Wednesday, 16 January 2008

An insight to the Thai way of life

One of the most pleasant aspects of Thailand has to be the overwhelming friendliness of the locals. As a stressed out paranoid westerner if can unnerve you a little when you first encounter it.

Constant questions from complete strangers meet some people with suspicion.

"Where you stay? What are you doing today? What are you doing on Lanta? How long do you stay on Lanta? Where are you from?”

Some people find themselves thinking – “Like – Why do you want to know? What has it to do with you and what are you up to?”

But after a while you soon relax and realise that they are just being friendly. They like to get to know the people that are around them every day, and many have a great interest in practicing their English just by chatting to as many English speaking people as possible. Sometimes the conversation can be fairly limited depending on how well they have grasped the English language, or indeed how good they are at conversational skills. But you also often get a great insight in to life as a Thai person. Given my quest to research various cultures and how they differ to the English way of life, I embrace any opportunity to have a good chat to the locals.

I had a good chat with a waiter the other day. He just came and sat besides us for a while, and went through some of the usual “getting to know each other” chit chat. He was a very softly spoken gentlemen, with a good grasp of the English language. Many waiters are young, and just out for laughs, but this guy was different. He had a rather eloquent demeanour about him, and it was a pleasure to have him join us at the table for a chat.

He told us of his family – a wife, one child, and one more on the way. He explained how now he was 31 and with family he didn’t like to drink. He had to work to bring money in for his children. His day starts at 6.30am when he goes to the rubber plantation until around 10am, when he starts his day job. He stays at the restaurant until around 5pm in the evening when he nips back home for a break – ready to start work again at about 7pm for the remainder of the night.

“Wow – that’s a hard day’s work!” I exclaimed.

“It’s okay” he answered. “I have to bring money for children!”

“In England – the same” I sympathise. “People with families have to work very hard to pay for house and feed children!”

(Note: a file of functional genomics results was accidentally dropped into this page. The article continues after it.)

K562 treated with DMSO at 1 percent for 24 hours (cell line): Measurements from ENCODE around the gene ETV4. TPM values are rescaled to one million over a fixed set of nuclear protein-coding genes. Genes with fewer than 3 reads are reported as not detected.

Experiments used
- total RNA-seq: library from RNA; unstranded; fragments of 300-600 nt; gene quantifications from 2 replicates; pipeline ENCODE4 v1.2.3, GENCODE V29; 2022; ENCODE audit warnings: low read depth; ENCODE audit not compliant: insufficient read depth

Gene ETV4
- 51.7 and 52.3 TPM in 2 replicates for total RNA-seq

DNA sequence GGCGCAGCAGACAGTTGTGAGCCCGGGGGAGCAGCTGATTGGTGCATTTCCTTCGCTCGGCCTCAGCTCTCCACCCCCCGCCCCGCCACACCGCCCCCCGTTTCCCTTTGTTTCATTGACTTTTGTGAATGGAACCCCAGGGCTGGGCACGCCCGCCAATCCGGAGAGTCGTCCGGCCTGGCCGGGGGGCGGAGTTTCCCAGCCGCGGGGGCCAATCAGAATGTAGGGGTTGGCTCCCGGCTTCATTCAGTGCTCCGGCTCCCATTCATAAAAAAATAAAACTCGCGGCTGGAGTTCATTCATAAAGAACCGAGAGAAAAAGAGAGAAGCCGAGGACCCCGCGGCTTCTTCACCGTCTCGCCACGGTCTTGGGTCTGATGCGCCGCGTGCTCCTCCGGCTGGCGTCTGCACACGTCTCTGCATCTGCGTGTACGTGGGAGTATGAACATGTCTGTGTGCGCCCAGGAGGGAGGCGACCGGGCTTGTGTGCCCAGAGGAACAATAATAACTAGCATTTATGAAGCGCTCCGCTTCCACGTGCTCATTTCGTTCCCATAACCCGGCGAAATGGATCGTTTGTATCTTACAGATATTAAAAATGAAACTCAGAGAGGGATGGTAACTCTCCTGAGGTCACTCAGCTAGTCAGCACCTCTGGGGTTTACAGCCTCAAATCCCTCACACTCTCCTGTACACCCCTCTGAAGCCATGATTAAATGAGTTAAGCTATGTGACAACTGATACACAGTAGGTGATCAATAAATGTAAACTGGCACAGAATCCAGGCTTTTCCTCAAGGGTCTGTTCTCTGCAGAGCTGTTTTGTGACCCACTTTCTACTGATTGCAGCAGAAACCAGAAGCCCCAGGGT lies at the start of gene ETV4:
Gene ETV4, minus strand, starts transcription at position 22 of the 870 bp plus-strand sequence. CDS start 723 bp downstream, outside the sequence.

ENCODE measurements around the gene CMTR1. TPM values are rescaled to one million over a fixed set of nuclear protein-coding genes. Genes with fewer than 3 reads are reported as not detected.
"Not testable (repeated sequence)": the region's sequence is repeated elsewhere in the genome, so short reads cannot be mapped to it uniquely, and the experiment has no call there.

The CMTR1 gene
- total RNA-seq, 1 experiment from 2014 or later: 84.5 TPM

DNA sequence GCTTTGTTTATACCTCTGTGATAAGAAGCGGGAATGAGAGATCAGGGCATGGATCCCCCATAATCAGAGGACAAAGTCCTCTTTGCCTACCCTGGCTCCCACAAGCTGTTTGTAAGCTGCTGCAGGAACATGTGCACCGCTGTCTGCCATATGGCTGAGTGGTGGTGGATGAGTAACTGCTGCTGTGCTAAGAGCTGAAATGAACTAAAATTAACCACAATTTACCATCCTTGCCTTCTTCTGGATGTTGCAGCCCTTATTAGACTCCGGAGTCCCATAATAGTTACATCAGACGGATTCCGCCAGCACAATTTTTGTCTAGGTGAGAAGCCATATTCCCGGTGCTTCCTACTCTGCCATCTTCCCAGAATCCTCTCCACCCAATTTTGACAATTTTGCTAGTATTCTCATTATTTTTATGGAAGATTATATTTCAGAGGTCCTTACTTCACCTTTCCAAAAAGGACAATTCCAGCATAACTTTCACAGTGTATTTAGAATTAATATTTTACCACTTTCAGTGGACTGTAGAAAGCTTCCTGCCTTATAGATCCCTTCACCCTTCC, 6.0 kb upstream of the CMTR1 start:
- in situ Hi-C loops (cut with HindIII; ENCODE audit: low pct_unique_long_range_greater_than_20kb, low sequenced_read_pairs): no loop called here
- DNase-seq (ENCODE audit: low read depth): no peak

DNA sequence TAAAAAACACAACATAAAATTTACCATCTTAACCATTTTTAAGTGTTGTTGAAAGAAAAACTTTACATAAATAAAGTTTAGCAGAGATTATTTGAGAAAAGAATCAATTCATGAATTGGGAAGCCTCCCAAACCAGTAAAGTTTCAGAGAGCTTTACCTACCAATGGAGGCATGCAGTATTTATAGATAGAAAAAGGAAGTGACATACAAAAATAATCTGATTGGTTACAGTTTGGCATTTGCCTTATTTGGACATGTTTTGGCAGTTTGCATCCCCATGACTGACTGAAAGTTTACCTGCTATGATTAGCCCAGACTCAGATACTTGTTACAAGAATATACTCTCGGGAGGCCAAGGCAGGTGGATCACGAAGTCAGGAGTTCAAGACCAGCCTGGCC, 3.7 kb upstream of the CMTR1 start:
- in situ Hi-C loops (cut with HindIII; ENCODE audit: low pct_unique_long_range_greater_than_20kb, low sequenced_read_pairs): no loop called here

“I think Thailand easier” he replies. “My wife can stay at home and look after children. Here on Koh Lanta anyway. In Bangkok, I think not so easy. People have to take children to care, then go to work, then pick up. Not good. England, same same, I think. Koh Lanta, it’s okay.”

Intrigued to know more about how the locals felt about their quality of life, I pushed a little further.

“And life expectancy in Thailand?” I asked. “In England sure some people become ill and die at 60 years or maybe 50, but many people live to be 80 or 90 years old. What is it like in Thailand?”

“Sure it is good. Like my grandfather, he is nearly 100 years old! He has money.” He smiles patting his pocket. “And sometimes, when he is ill and has to go to hospital, he is always – like this (patting his pocket), saying “Where my money!” checking it is still there”.

I laughed, thinking of my own grandfather back home. He’s 95 years old and is also often concerned about where his wallet is when he is taken to hospital.

“And your grandfather? He lives with your family?” I ask.

“Yes” he answered. “My family look after him”.

“In England” I continue, “many people have to go to work and cannot care for grandparents. They have to put them into care home. It’s sad”.

“I think Thailand better” he smiles.

“I think Thailand, some things not so good” I return his smile. Then I tap my head with my finger. “But many things very good. Many things the Thai do better”.

1 comment:

Damien said...

you have an amazing blog. I will come by often to read about your very interesting life.